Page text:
The government’s sober approach to the release of the UN report appears to have induced a similar sober approach on the part of the general population to the issue of possible war crimes of the past. As a result the space has opened up for rational dialogue within the country as to what needs to be done to heal the past wounds and unite to face the challenges of the future. There is agreement that the past needs to be investigated, and the only question is by whom should it be investigated. There is today a convergence of mind on the part of most people that the truth of the past being ascertained is necessary for the wellbeing of the country. Accordingly the Sinhalese opposition to the government has been unable to generate immediate resistance to the government’s proposals for the dealing with the past.
However, the Tamil polity in Sri Lanka and in the Diaspora is virtually unanimous that the follow up to the report of the UN investigative team should be an international mechanism. They have expressed their rejection of a domestic or Sri Lankan mechanism. Their experience is that the latter mechanisms have never yielded a positive result. Therefore winning the acceptance of the Tamil polity for the Sri Lankan-led mechanisms envisaged by the government is going to prove to be very difficult. The need is for the government to discuss its plans with the Tamil people and their representatives and get their consent to it. The UN Secretary General Ban ki-Moon has welcomed the commitment of the Sri Lankan government to consult all stakeholders in designing the mechanisms to address the issues of the past.
Justice Minister Wijeyadasa Rajapaksa on behalf of the government has said that the new government has restored the independence of Sri Lanka’s judiciary and changed the method of appointing judges through the 19th Amendment to ensure their freedom to decide impartially. It will not be politically possible for the government to accept the recommendation to have international judges, lawyers, prosecutors and investigators involved in a hybrid court to be specially established. Such a change will need to be approved by Parliament and be ratified by the Supreme Court. The task of any national government is to ensure that its systems are strong enough to look after governance in the country and not to abdicate its responsibility to the international community. Getting international personnel to be decision makers within its structures of governance will expose the government to potentially destabilising criticism that it is abdicating its responsibilities.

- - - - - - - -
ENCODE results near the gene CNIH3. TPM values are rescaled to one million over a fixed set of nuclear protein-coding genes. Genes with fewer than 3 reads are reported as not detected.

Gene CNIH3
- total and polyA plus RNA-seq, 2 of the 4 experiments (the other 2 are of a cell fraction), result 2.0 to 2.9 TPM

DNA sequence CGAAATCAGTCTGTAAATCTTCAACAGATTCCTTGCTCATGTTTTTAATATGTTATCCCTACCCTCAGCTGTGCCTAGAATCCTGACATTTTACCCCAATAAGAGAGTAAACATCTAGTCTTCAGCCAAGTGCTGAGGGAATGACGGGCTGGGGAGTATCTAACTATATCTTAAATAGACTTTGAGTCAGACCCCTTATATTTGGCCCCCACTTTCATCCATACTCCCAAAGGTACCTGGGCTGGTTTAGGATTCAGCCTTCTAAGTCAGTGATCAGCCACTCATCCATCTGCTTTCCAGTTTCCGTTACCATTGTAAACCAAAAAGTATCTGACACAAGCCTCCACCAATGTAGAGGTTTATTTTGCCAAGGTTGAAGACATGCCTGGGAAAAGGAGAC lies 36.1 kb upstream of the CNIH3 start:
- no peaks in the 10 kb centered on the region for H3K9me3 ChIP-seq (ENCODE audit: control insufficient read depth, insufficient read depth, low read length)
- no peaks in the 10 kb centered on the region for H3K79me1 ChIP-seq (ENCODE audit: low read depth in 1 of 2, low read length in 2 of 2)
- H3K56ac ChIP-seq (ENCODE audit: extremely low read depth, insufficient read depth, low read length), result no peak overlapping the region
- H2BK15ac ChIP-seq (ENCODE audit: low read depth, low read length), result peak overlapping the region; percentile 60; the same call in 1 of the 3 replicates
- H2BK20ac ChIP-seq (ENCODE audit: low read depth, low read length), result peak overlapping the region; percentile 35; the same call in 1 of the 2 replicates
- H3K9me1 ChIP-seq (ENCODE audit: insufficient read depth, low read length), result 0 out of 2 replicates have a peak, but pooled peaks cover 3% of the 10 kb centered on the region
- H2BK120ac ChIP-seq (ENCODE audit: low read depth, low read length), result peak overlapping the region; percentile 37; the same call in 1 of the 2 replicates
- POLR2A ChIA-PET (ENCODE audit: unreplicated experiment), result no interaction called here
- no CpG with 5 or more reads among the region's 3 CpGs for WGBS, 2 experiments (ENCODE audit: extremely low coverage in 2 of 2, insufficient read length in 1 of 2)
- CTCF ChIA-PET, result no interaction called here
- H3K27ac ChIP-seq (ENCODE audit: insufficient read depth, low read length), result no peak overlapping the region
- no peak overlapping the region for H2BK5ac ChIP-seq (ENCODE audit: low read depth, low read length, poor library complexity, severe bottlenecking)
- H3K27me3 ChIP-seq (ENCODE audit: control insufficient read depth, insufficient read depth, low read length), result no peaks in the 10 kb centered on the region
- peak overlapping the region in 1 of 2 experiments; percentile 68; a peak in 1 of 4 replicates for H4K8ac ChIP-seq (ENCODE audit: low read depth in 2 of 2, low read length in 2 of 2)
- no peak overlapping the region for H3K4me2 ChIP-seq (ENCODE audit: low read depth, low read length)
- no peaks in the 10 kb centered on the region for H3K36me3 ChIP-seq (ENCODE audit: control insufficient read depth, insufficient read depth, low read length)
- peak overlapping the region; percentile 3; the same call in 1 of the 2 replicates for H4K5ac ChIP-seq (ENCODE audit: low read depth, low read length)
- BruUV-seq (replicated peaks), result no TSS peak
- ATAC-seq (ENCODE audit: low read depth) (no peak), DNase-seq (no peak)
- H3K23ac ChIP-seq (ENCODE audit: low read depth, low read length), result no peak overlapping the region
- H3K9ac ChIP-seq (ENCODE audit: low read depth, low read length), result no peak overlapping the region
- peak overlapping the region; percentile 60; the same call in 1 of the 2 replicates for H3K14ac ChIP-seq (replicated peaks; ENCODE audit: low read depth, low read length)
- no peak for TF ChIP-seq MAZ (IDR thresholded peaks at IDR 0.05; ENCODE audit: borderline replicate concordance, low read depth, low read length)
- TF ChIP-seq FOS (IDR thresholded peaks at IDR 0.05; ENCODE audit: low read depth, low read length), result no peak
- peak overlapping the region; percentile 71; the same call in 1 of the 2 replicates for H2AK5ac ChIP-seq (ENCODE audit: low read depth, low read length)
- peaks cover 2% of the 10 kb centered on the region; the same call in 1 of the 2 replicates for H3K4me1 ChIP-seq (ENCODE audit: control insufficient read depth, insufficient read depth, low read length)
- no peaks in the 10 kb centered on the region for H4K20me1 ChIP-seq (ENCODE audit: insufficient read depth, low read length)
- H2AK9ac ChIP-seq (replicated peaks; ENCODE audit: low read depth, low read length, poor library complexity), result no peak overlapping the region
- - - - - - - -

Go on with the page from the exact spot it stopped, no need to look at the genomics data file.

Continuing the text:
The hybrid mechanism urged by the UN gives an appearance of imposition that can generate resistance on the grounds that it is externally imposed. Another danger of the hybrid mechanism is that the international judges will be seen by the international community as being the truly impartial decisionmakers and therefore they may take over the leadership of the judicial process. Such a situation will not be seen as credible by the Sinhalese, even if it is seen as credible by others. The government will get undermined in the eyes of all the people, as it will be seen as having failed institutions and dependent on the international community. Therefore, as a first step the UN and international community could seek to strengthen the capacity of the Sri Lankan government’s proposed domestic mechanism by providing it with the necessary international support and advice rather than by insisting on a hybrid mechanism.
For its part, to gain the confidence of the Tamil people, the government can seek to appoint the members of its proposed domestic mechanism via the multi-partisan Constitutional Council. This high level body includes the Leader of the Opposition R Sampanthan, who is also the leader of the main Tamil political party in Parliament. The Constitutional Council will also have three eminent civil society representatives – former UN special rapporteur Dr Radhika Coomaraswamy, former Attorney General Shibley Azeez, and Sarvodaya leader Dr A T Ariyaratne. In addition, the selection of the judges and investigators could be consensual, so that the Tamil representatives are satisfied about the choices made. There could also be a public vetting process in parliament, where those selected are subjected to examination by Tamil parliamentarians among others.
The previous decade saw the power of ethnic nationalism demonstrated time and again at elections. Now that it is on the wane, it would be politically unwise to permit the defeated ethno-populist politicians to stage a comeback using the UN report and its threat to national sovereignty. The government should be given the opportunity to prove its commitment to addressing the issues of the past. The change of government needs to be protected by the people of Sri Lanka and by the international community by strengthening the capacity of the government to perform its tasks of ensuring truth, justice and accountability to the required standards and, in the longer term, to work towards a political solution in which the ethnic minorities see themselves as equal and empowered citizens of a united country.